A logo is a graphical representation of a company. If a logo is well-designed, a viewer will gain an immediate understanding of a company’s approach, its character and its market position. A solid logo will impart whether a company is conservative or progressive, corporate or entrepreneurial, and deliver a sense of the type of relationship a prospective customer can expect. To accomplish all of this in a blink of an eye, a logo demands forethought and a disciplined design approach.
Keep It Simple
When a logo is clean, bold and easy to read, it acts like an advertisement, clearly telling viewers who you are and what you stand for. Conversely, when a logo is a jumble of shaded colors, text and graphics, all it imparts is a sense of confusion. A good designer will keep the number of elements to a minimum, focusing on a simple design that engages without confusing the viewer.
Consider All Media
It is easy to fall in love with a logo when it is printed in color on a standard piece of paper, but a working logo has to stand out when you use it in other ways, as well. It needs to be legible you reduce it in size on letterhead or a business card. It needs to look outstanding when you print it in black and white on documents, on a fax cover page or a one-color imprint on a pen. A logo needs a design that can adapt to situations when the background is not a pristine piece of paper; possibly as a sign on a brick wall, an imprint on a leather portfolio or imprinted on a golf shirt. Think ahead and design for any purpose that will employ your logo.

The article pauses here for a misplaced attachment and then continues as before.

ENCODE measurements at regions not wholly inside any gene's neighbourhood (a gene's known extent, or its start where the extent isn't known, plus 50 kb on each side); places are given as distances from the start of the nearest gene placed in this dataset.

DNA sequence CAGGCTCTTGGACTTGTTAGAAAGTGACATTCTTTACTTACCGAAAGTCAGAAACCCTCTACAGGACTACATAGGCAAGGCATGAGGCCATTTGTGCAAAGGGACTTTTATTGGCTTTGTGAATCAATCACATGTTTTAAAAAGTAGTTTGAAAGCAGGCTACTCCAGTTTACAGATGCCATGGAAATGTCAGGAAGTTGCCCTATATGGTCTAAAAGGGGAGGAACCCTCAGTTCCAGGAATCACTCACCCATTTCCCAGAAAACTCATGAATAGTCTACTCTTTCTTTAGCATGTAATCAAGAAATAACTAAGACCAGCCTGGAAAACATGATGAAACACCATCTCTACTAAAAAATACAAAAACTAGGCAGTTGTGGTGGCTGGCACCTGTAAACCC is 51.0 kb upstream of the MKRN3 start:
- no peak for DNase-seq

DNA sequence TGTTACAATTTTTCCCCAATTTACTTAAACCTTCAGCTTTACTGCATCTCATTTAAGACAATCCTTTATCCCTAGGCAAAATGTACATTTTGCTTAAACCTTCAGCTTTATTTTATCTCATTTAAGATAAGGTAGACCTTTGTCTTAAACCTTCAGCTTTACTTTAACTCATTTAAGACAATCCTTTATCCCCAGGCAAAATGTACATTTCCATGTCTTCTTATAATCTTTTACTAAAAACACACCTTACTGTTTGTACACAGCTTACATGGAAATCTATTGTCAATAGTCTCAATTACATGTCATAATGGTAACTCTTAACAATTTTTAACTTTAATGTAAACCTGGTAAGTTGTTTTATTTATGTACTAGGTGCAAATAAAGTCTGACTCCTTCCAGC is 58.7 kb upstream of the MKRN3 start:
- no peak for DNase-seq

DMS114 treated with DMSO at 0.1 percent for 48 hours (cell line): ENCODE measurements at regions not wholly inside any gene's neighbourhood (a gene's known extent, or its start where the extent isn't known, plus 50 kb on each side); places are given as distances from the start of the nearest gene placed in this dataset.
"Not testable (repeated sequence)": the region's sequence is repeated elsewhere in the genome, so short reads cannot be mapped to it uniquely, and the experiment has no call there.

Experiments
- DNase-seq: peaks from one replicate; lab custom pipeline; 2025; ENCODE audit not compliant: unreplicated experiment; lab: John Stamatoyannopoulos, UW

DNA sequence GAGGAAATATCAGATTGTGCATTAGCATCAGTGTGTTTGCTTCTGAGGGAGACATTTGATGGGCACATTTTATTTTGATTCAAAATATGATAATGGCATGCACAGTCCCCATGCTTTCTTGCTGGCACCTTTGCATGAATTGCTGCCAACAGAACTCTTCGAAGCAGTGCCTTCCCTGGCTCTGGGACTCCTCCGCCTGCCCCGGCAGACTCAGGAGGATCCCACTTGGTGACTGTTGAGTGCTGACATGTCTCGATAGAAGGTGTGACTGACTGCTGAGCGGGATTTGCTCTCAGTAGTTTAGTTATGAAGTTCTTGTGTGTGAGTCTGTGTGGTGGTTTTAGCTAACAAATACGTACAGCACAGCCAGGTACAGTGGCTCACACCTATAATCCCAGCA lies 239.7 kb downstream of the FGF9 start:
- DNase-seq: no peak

Make It Adaptable
The design of your logo needs to capture a viewer’s attention without being literal. A company that produces accounting software might regret using a calculator as part of it logo when expanding to write software for law firms. Planning ahead and using images that represent your creativity, approach to doing business and core values is prudent if you plan to introduce other products or services in the future.
Make It Unique
A truly superior logo needs to be unique. Many companies incorrectly begin the design process by examining the logos of their competitors. Instead, focus on what makes you different, better and preferable. Use your logo to impart your unique abilities on prospects and customers. Reinforce why you are a better choice. Refuse to run with the herd. When you introduce a logo that captures your unique market positioning, you have accomplished your design goals.
by Chris MacKechnie
Originally posted to smallbusiness.chron.com